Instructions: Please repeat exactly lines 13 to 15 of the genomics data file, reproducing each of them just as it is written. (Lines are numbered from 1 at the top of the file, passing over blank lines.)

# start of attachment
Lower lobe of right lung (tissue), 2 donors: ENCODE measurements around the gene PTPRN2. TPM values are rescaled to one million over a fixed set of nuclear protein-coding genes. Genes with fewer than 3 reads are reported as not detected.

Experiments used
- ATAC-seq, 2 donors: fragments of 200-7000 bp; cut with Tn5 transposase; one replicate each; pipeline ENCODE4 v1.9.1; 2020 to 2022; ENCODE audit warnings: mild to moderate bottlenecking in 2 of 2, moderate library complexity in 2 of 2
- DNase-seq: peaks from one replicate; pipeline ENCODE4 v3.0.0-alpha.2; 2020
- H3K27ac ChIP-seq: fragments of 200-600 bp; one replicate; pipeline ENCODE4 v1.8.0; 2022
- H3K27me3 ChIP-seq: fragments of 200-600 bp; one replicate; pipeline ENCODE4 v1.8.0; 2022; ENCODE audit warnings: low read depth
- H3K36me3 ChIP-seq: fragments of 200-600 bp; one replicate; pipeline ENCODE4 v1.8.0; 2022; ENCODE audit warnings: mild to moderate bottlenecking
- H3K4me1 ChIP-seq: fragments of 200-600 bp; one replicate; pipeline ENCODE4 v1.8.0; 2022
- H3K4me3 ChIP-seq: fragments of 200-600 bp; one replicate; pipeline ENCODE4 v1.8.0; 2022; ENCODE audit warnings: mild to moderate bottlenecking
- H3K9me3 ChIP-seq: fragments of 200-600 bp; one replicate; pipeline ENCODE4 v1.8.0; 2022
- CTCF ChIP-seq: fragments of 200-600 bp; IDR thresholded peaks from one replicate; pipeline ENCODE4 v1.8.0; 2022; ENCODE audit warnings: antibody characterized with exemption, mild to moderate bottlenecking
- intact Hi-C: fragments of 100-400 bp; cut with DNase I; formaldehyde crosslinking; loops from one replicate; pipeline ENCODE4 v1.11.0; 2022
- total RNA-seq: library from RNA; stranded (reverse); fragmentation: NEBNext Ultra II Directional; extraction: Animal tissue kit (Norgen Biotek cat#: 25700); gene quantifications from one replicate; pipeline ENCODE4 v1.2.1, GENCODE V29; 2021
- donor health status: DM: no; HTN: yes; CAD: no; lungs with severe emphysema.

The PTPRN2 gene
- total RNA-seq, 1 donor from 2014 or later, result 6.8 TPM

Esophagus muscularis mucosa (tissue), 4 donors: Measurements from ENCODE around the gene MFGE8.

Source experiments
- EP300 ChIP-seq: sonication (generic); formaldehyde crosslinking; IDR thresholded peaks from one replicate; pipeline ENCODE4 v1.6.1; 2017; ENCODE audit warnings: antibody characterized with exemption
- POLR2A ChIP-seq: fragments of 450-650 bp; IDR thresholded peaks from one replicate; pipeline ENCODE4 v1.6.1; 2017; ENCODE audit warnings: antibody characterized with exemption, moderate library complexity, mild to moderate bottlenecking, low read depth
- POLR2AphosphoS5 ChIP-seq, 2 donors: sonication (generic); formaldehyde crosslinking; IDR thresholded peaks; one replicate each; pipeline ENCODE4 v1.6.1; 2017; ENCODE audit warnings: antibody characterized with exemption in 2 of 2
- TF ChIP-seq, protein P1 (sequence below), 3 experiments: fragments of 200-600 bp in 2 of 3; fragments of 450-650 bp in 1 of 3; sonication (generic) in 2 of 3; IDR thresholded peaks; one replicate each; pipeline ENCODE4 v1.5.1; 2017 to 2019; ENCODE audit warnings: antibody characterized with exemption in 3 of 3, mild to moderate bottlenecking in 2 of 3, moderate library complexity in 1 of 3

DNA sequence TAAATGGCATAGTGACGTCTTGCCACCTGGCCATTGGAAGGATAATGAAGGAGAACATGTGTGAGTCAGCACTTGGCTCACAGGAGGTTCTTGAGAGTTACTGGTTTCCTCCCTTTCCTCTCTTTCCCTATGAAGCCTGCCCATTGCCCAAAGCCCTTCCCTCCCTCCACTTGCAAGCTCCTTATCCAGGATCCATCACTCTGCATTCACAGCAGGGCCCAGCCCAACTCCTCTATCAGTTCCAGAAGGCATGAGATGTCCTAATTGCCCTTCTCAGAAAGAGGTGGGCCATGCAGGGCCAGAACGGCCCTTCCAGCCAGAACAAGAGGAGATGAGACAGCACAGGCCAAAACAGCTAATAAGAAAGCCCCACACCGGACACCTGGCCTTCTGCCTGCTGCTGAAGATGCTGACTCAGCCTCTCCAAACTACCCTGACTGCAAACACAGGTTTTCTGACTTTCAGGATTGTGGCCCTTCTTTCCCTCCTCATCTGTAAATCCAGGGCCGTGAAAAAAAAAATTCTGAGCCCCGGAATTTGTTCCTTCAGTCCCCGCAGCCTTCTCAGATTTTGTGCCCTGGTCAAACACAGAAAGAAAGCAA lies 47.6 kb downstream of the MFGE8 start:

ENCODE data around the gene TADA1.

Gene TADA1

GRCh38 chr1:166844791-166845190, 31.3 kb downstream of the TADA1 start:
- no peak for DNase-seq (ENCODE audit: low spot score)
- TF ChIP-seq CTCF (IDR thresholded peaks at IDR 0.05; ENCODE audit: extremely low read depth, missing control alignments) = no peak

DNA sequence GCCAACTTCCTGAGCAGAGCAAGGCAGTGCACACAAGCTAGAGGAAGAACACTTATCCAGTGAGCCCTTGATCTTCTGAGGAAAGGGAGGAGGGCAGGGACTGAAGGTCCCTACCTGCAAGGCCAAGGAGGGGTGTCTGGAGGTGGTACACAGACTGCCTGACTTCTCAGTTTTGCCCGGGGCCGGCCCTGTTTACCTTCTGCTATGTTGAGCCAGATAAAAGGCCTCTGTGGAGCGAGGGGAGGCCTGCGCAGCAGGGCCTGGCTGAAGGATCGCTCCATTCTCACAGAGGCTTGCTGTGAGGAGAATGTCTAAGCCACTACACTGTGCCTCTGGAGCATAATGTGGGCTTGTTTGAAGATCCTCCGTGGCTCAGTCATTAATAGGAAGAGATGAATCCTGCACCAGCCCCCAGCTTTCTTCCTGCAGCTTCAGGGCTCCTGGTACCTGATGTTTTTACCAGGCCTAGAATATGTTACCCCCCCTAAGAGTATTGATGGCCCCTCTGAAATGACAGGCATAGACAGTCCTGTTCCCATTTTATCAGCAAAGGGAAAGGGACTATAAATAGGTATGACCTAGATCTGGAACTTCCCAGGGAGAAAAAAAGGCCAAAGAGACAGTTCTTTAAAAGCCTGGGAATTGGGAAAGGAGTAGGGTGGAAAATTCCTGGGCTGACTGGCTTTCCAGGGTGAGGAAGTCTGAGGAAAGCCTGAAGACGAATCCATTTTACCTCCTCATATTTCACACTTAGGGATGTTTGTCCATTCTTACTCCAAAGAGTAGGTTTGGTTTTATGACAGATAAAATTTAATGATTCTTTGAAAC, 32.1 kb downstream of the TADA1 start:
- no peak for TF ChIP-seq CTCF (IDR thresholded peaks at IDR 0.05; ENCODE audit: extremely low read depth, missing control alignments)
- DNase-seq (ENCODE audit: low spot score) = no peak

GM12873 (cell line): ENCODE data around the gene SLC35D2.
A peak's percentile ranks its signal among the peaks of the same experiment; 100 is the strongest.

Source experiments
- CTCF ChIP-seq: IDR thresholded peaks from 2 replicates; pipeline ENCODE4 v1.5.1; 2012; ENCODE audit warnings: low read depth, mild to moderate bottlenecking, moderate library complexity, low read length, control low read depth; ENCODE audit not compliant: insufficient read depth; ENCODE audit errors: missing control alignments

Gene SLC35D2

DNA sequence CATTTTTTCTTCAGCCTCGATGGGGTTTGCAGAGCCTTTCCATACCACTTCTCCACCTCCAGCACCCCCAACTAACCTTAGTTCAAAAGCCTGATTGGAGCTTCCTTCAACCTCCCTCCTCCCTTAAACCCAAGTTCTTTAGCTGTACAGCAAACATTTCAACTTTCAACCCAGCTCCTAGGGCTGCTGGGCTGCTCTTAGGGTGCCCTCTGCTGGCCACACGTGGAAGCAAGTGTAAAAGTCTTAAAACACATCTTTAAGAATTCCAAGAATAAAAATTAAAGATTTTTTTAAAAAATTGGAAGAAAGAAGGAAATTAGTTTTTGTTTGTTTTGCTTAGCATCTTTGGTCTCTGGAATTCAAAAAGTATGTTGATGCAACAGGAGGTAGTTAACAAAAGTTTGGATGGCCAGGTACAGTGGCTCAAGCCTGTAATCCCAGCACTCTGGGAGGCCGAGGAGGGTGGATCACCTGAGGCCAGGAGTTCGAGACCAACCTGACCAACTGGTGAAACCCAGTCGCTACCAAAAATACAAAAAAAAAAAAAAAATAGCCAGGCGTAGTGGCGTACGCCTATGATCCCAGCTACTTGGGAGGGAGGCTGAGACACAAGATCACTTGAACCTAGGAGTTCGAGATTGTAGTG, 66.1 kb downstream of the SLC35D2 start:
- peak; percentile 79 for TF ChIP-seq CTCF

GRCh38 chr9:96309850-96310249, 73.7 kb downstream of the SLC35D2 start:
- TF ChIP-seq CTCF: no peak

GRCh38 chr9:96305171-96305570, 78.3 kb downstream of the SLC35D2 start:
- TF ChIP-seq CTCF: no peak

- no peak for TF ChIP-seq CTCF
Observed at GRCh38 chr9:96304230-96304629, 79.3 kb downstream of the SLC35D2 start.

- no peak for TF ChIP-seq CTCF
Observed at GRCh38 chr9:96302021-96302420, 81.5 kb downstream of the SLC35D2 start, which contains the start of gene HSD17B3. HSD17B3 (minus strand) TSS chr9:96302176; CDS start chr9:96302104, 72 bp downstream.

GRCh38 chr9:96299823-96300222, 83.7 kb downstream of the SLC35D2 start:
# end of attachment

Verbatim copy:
- total RNA-seq: library from RNA; stranded (reverse); fragmentation: NEBNext Ultra II Directional; extraction: Animal tissue kit (Norgen Biotek cat#: 25700); gene quantifications from one replicate; pipeline ENCODE4 v1.2.1, GENCODE V29; 2021
- donor health status: DM: no; HTN: yes; CAD: no; lungs with severe emphysema.

The PTPRN2 gene